As of August 2017, nursing students pay their university fees and are subject to the same fees and loan-based system as other students. Back in July, although we could see that applications to nursing courses in England for the academic year starting in September 2017 were down 23 per cent compared to 2016, I said we should reserve judgement. I thought waiting until December, when the final figures for acceptances on to these courses would be released by UCAS, would give us a more informed view. Those December numbers have now been published and showed a slight fall in the number of acceptances on to nursing courses in England compared to the previous year.
Acceptances on to courses were down by slightly more than 700 places compared to last year, from 23,280 in 2016 to 22,575 in 2017, although this was the second-highest number of acceptances since 2009.
Looking behind the overall acceptances figure, this isn’t a consistent trend across age groups: acceptances among people aged 21 and over are down, while acceptances for 18, 19 and 20 year-olds are up year on year.
The age of the applicant usually correlates to the type of nursing course applied for: people who have previously had a nursing or care role are more likely to apply for mental health or community nursing courses, whereas younger applicants are more likely to apply for acute nursing courses. The rise in the number of applications in 2016 was predictable: the number of applicants aged 26 or older rose sharply as people tried to take advantage of the final year of bursary availability.
Furthermore, more places were offered and accepted through the clearing process than ever before, up by 40 per cent in 2017, suggesting that universities were having a harder time filling the placements they had than in previous years (though the total number of places accepted through clearing was up across all subjects last year).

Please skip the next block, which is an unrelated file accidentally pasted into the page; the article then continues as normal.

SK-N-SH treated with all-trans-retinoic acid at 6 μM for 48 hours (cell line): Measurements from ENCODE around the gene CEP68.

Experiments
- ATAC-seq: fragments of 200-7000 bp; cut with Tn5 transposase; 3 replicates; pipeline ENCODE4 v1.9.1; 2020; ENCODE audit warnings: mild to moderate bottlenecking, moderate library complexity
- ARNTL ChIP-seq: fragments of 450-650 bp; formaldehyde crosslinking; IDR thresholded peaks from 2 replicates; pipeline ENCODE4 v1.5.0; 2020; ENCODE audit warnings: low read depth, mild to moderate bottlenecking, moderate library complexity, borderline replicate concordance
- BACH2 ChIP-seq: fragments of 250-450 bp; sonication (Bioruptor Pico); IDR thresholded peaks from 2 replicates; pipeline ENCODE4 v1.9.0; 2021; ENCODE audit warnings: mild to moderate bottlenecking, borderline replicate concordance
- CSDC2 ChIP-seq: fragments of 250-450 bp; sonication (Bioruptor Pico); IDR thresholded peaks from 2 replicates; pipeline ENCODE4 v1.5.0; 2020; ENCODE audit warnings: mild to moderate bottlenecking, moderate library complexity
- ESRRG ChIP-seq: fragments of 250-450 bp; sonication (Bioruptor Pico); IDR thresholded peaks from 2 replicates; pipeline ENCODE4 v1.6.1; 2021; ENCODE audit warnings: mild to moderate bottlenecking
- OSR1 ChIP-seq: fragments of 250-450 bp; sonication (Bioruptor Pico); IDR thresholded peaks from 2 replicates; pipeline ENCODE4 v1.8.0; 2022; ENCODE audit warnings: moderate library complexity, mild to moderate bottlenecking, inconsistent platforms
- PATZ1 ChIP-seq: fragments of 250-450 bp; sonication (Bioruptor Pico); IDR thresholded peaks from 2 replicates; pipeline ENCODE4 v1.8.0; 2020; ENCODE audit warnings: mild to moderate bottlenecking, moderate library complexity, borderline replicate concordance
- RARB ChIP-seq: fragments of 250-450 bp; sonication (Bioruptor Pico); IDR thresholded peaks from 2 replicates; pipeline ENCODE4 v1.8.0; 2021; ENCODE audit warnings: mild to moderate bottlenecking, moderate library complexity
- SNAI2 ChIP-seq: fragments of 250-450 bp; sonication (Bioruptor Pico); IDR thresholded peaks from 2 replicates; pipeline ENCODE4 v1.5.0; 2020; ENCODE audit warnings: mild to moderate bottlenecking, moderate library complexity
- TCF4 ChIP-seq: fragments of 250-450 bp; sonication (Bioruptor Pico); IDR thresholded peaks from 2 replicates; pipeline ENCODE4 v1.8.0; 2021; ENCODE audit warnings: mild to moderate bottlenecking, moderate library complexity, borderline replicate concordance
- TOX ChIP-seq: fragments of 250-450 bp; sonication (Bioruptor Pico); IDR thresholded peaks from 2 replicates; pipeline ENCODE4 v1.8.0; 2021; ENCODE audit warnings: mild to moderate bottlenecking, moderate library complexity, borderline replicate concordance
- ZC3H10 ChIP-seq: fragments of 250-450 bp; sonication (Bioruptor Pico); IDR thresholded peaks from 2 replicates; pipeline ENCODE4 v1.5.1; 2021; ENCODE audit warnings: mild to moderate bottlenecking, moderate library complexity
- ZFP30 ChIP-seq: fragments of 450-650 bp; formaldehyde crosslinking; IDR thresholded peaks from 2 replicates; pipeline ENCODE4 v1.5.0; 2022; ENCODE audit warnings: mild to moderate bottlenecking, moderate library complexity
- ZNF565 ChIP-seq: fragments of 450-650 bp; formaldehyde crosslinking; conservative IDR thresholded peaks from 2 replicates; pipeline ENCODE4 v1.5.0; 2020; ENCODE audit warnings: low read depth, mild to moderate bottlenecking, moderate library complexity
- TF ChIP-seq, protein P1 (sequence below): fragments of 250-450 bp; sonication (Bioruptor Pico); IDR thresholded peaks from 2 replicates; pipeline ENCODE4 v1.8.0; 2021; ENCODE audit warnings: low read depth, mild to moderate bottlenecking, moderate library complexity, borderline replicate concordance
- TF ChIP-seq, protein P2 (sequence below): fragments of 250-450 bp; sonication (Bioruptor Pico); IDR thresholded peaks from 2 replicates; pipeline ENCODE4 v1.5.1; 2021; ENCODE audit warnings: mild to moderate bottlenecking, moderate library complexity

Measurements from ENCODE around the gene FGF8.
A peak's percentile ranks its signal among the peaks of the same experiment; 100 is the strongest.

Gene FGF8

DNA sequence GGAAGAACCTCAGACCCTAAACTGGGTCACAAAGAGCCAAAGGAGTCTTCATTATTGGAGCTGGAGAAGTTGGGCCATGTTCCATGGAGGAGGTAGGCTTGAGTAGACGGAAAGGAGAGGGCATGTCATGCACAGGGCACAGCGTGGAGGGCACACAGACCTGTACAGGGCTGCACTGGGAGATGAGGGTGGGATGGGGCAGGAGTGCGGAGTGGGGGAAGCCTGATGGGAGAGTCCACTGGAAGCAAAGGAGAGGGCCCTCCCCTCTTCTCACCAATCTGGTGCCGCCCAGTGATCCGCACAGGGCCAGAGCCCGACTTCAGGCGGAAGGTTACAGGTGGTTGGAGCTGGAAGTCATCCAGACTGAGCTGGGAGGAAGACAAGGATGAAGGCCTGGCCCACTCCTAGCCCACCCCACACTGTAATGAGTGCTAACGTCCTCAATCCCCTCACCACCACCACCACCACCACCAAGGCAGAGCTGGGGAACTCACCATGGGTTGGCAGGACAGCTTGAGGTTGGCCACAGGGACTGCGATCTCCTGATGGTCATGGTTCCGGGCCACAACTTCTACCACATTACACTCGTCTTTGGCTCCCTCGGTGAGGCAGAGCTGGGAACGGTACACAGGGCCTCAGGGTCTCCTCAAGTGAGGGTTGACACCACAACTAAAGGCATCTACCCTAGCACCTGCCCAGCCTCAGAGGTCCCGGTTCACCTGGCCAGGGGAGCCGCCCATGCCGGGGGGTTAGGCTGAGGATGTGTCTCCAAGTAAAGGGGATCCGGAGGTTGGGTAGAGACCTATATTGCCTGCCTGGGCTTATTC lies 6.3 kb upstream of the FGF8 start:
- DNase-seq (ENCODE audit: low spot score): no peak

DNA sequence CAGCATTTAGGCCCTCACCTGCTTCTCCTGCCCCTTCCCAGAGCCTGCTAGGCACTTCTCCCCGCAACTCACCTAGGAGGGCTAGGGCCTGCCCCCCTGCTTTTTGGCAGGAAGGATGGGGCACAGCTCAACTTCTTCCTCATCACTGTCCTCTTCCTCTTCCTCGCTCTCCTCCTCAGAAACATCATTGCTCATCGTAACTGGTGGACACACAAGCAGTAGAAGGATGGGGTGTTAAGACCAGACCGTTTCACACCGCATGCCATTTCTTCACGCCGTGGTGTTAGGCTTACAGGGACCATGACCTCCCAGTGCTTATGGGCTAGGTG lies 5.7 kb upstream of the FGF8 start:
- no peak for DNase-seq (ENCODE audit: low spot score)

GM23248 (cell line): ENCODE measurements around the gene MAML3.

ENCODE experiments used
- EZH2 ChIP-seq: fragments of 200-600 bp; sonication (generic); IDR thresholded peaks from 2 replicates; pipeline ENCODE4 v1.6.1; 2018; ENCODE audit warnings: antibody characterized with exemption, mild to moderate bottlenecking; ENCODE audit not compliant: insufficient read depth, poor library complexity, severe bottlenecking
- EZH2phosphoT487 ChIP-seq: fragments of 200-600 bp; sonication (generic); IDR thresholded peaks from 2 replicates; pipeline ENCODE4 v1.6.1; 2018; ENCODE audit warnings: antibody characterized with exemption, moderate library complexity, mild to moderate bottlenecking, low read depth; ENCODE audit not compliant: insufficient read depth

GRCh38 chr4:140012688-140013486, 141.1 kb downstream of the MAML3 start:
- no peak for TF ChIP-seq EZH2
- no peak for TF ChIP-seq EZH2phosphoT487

While the UCAS data helps us to understand what has happened to the number of applications for nursing courses, what has happened to the plan to increase the number of nursing training places? The most likely barrier to achieving the intended increase in training places is finding the time in busy clinical schedules to provide safe and educational supervision for students. The government is clearly aware that the change to the bursary hadn’t proved enough to generate more placements: it announced plans in October to fund 5,000 more nursing placementsin addition to the 10,000 already announced to allow hospitals to resource additional student placements. If you look at Figure 1 again though, you’ll see that the number of acceptances in 2016 and 2017 were at a similar level to the number in 2009. Between 2009 and 2011, the number of places taken up by students fell from 22,925 to 19,510, and the growth in numbers seen between 2011 and 2016 has just made up lost ground.
The data seems to suggest that many potential students have been deterred from applying while those who have been accepted on to courses now face the prospect of beginning their professional career burdened by debt. The pay off – an increase in the supply of training places – has not materialised. Furthermore, as the Health Select Committee recently pointed out, the reduction in older applicants will disproportionately affect community and mental health services where shortages are at their worst.
However, this isn’t the first time changes in tuition fees have resulted in an initial fall in the number of students. The number of acceptances on to courses also dropped in 1998/99, in 2006/07 and in 2012/13 when tuition fees were first introduced and then the maximum fee rate rose. In each of these cases, the number of acceptances recovered from the initial fall.
Nevertheless, the Health Select Committee has called on the government to say what it will do if this year’s disappointing outcome is repeated in future years. Given the context of the nursing shortage already in existence and the retention issues the NHS has, it would be wise to get a Plan B ready just in case…
Nursing students find it difficult to fit in earning money for day to dsy living because they are working for 37.5 hours on the wards whilst studying for their degree.Many other students are able to work for money because they ate not doing the same hours as student nurses.My daughters will have to choose an alternative career path as we can not afford to support them.
You briefly mention 'retention issues' but given the worrying drop in European nurses on the NMC register, surely we need to see a massive hike in students taking up training places to plug that gap? Doesn't the fact that there is instead a 'slight fall' justify very serious concern if not 'panic'?